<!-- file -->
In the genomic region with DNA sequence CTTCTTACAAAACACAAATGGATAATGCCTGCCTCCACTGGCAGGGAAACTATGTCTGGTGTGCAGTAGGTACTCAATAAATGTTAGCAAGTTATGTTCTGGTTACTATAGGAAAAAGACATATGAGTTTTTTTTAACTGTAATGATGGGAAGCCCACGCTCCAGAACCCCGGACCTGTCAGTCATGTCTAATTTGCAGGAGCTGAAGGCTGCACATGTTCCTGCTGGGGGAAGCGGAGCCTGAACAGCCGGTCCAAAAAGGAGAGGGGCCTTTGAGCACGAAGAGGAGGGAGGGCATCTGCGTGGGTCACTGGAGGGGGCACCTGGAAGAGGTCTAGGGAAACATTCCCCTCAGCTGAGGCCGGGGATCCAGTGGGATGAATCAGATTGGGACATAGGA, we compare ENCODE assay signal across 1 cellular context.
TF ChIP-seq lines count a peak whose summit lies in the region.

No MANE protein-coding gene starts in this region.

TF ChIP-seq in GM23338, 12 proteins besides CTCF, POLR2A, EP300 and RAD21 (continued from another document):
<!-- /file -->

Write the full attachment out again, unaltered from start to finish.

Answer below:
In the genomic region with DNA sequence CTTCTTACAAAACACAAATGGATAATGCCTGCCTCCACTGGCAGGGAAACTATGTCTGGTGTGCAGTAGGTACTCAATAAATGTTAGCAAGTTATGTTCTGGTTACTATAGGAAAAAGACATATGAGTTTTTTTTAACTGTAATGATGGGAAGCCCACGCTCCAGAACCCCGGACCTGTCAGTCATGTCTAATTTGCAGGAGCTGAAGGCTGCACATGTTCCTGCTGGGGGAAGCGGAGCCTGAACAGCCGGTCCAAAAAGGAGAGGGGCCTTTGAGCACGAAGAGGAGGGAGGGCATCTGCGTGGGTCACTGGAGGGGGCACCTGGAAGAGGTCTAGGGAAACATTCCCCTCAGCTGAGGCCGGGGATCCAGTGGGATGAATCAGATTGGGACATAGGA, we compare ENCODE assay signal across 1 cellular context.
TF ChIP-seq lines count a peak whose summit lies in the region.

No MANE protein-coding gene starts in this region.

TF ChIP-seq in GM23338, 12 proteins besides CTCF, POLR2A, EP300 and RAD21 (continued from another document):